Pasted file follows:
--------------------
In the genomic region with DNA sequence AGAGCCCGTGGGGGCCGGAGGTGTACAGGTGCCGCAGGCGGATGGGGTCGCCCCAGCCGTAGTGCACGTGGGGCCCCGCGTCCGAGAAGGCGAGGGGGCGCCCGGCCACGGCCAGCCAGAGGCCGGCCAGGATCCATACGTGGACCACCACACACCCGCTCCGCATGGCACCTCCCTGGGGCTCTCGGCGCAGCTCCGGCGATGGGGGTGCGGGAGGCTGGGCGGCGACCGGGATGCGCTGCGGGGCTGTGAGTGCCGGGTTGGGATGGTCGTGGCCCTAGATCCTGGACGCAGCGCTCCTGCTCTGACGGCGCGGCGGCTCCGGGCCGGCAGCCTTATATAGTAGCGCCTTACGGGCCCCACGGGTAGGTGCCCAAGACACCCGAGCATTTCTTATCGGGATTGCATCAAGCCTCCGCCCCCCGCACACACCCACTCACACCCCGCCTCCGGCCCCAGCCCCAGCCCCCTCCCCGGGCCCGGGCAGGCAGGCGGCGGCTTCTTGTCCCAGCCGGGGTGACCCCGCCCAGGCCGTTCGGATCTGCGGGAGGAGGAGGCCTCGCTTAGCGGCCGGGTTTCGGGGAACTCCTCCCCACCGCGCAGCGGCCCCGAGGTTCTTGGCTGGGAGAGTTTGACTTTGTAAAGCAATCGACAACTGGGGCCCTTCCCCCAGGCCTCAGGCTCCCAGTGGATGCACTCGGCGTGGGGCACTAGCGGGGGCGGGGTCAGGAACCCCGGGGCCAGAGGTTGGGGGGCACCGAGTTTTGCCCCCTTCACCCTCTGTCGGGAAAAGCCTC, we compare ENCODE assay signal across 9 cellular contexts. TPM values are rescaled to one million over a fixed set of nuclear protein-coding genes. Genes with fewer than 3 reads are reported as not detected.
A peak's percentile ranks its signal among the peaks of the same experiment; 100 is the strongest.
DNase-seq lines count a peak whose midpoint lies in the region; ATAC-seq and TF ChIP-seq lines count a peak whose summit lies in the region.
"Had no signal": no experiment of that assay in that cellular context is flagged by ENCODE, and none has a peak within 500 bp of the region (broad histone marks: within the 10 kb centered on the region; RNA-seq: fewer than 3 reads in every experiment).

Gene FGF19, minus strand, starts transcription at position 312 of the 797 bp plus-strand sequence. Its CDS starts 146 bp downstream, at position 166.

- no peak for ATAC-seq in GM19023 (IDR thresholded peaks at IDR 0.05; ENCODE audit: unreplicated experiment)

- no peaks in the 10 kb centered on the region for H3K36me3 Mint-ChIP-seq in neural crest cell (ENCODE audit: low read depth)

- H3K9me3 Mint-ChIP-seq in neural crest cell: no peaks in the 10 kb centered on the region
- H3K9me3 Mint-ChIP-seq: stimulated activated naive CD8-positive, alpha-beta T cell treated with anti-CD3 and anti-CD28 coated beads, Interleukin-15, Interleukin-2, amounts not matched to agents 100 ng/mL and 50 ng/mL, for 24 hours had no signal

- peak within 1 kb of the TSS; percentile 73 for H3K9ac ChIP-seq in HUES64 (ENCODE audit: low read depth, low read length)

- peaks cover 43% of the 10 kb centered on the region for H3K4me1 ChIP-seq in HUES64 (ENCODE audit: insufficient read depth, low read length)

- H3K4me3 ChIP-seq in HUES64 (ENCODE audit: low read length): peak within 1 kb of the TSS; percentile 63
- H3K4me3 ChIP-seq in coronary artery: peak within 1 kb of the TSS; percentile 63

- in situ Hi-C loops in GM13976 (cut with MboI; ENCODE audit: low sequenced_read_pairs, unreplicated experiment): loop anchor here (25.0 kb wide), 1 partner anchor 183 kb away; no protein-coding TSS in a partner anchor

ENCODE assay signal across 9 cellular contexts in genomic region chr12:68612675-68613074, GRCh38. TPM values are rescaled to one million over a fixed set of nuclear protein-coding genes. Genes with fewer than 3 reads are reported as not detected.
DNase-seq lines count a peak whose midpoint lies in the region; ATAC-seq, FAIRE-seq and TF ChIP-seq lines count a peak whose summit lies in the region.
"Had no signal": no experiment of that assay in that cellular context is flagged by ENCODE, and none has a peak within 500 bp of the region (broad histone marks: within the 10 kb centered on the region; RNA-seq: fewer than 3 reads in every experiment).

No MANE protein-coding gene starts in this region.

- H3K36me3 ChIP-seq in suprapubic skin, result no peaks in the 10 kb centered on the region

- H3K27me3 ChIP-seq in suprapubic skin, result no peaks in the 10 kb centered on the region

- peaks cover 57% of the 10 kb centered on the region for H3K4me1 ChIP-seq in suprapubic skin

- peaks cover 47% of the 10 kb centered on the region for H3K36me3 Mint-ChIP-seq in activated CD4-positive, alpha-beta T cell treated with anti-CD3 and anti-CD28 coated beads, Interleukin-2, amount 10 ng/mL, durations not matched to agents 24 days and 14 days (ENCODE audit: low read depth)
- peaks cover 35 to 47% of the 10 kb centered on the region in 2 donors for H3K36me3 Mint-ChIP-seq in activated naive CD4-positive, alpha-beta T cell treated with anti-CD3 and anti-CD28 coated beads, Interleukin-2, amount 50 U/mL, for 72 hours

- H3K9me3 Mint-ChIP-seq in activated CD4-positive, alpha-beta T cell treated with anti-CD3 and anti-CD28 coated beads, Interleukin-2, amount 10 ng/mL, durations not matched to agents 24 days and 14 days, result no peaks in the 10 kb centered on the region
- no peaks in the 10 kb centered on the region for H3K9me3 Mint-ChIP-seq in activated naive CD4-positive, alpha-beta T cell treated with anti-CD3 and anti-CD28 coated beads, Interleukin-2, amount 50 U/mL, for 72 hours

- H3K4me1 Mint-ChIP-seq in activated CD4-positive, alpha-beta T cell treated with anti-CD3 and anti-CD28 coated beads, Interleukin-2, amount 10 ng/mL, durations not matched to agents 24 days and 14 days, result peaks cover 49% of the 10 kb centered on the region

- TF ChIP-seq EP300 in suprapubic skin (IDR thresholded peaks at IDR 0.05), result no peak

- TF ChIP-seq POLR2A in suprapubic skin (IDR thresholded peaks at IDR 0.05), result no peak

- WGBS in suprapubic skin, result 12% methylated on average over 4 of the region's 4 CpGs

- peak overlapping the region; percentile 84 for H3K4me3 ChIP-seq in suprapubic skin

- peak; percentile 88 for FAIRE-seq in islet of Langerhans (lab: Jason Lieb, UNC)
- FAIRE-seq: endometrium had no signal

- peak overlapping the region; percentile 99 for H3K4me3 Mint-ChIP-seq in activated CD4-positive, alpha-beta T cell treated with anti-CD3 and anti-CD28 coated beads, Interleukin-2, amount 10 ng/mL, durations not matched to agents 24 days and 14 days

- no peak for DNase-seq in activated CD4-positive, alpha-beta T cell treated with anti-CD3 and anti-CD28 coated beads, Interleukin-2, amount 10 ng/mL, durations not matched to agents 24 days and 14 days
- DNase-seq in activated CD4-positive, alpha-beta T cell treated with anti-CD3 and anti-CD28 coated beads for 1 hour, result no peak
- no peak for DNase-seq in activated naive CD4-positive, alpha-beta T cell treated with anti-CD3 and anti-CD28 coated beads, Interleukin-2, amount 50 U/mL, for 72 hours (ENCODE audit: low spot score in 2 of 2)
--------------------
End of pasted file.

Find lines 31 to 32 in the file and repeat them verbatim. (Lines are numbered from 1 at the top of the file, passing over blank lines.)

- peak; percentile 88 for FAIRE-seq in islet of Langerhans (lab: Jason Lieb, UNC)
- FAIRE-seq: endometrium had no signal